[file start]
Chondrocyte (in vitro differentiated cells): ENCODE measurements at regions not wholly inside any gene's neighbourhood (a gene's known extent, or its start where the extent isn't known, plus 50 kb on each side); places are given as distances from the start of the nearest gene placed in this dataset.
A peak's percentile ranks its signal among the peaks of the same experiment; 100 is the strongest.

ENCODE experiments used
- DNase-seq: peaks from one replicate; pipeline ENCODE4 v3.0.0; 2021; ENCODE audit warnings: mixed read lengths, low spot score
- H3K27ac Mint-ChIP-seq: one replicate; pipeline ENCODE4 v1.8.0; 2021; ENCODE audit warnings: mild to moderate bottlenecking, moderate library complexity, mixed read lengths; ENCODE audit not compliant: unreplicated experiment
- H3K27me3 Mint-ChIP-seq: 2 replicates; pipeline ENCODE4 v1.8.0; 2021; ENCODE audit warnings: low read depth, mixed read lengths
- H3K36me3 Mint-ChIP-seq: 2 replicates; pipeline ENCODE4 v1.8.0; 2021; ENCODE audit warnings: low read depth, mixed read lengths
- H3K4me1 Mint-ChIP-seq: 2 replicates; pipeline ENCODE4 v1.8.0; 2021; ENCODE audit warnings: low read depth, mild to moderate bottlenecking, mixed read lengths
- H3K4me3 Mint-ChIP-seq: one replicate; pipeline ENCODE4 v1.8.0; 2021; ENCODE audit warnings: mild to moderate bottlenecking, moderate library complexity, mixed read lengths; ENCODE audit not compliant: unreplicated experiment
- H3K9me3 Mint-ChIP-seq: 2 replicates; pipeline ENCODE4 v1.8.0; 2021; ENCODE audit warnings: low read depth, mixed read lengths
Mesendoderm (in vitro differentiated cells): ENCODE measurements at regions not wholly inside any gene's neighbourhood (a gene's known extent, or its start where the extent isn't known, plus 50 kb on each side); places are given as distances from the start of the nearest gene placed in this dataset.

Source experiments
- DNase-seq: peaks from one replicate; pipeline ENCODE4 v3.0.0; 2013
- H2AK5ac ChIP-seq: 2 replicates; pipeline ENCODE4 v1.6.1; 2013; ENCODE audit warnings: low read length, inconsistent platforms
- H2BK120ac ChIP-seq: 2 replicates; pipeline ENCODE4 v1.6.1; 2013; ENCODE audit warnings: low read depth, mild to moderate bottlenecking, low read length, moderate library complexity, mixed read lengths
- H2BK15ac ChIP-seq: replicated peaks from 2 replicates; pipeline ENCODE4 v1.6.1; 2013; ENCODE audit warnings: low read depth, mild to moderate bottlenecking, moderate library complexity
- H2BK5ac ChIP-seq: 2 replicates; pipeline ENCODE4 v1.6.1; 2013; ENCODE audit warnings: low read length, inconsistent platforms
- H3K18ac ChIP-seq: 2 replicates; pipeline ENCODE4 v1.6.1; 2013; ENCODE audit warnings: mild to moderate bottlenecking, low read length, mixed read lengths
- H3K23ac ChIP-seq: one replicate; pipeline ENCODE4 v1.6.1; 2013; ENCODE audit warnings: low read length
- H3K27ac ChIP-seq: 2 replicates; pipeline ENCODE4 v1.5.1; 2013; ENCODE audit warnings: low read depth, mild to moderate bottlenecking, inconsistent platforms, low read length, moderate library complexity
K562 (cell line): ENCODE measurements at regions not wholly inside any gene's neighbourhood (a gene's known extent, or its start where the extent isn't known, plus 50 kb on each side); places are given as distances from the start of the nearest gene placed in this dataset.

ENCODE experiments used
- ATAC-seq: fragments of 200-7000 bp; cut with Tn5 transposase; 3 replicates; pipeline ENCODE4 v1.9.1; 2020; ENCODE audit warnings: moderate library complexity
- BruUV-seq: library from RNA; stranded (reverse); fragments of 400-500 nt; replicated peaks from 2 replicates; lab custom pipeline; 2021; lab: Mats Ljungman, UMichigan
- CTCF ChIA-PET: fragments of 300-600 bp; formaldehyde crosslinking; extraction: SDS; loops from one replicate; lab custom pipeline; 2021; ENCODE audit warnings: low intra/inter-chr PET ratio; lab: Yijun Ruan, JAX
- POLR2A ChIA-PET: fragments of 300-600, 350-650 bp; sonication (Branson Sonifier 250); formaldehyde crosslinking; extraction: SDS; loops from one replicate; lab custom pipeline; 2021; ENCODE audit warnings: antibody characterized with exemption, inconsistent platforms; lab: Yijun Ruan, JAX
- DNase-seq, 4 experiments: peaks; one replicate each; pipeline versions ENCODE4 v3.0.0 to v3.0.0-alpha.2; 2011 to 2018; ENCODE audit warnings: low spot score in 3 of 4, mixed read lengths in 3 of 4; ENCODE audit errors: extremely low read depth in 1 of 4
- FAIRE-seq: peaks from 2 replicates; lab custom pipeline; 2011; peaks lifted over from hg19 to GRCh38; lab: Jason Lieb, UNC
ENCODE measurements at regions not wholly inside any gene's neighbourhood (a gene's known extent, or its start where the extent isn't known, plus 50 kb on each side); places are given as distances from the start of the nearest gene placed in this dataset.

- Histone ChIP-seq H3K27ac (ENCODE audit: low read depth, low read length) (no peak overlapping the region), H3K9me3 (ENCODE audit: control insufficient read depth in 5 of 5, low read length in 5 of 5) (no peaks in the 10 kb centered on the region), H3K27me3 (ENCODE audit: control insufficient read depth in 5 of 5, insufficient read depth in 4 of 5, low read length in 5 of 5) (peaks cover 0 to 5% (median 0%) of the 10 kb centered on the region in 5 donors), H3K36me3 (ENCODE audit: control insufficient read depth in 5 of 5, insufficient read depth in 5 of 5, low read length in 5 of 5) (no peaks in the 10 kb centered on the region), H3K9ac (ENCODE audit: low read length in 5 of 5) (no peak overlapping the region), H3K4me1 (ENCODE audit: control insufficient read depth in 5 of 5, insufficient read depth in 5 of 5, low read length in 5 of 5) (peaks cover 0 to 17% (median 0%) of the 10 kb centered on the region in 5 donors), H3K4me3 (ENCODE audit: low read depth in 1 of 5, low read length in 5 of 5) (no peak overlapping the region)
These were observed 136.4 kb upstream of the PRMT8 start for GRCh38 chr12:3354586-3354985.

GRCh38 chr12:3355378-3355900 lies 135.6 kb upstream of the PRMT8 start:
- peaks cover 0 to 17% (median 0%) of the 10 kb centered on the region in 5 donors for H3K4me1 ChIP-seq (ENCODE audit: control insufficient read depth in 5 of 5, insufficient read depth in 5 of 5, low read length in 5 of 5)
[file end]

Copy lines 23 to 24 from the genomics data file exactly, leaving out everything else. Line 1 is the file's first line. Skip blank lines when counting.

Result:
- ATAC-seq: fragments of 200-7000 bp; cut with Tn5 transposase; 3 replicates; pipeline ENCODE4 v1.9.1; 2020; ENCODE audit warnings: moderate library complexity
- BruUV-seq: library from RNA; stranded (reverse); fragments of 400-500 nt; replicated peaks from 2 replicates; lab custom pipeline; 2021; lab: Mats Ljungman, UMichigan